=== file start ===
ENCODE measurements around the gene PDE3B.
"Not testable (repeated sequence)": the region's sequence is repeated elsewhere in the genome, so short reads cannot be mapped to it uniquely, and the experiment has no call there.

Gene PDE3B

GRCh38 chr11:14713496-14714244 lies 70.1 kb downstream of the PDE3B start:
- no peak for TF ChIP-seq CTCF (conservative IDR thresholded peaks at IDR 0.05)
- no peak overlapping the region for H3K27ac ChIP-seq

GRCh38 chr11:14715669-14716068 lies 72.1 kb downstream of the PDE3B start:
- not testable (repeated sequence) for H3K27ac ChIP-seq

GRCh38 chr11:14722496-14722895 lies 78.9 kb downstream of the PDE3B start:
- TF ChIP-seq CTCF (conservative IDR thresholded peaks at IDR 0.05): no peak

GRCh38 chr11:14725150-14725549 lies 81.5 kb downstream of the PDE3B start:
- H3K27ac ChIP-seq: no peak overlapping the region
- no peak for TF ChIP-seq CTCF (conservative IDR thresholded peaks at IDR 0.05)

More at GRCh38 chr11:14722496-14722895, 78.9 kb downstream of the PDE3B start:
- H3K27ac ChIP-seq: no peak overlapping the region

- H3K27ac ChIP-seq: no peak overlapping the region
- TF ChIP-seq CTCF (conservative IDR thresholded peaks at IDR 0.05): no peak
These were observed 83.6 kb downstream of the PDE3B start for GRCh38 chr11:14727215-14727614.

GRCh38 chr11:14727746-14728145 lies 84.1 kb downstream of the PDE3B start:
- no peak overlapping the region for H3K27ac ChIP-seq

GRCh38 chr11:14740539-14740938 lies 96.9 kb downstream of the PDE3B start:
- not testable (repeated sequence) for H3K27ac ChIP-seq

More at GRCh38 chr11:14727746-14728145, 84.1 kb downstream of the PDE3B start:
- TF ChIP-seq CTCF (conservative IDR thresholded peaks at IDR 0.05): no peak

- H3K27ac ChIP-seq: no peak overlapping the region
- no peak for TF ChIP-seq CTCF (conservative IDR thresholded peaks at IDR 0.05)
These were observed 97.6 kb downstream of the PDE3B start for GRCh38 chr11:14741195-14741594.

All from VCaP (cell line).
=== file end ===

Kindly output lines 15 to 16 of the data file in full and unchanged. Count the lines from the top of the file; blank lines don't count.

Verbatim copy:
- H3K27ac ChIP-seq: no peak overlapping the region

- H3K27ac ChIP-seq: no peak overlapping the region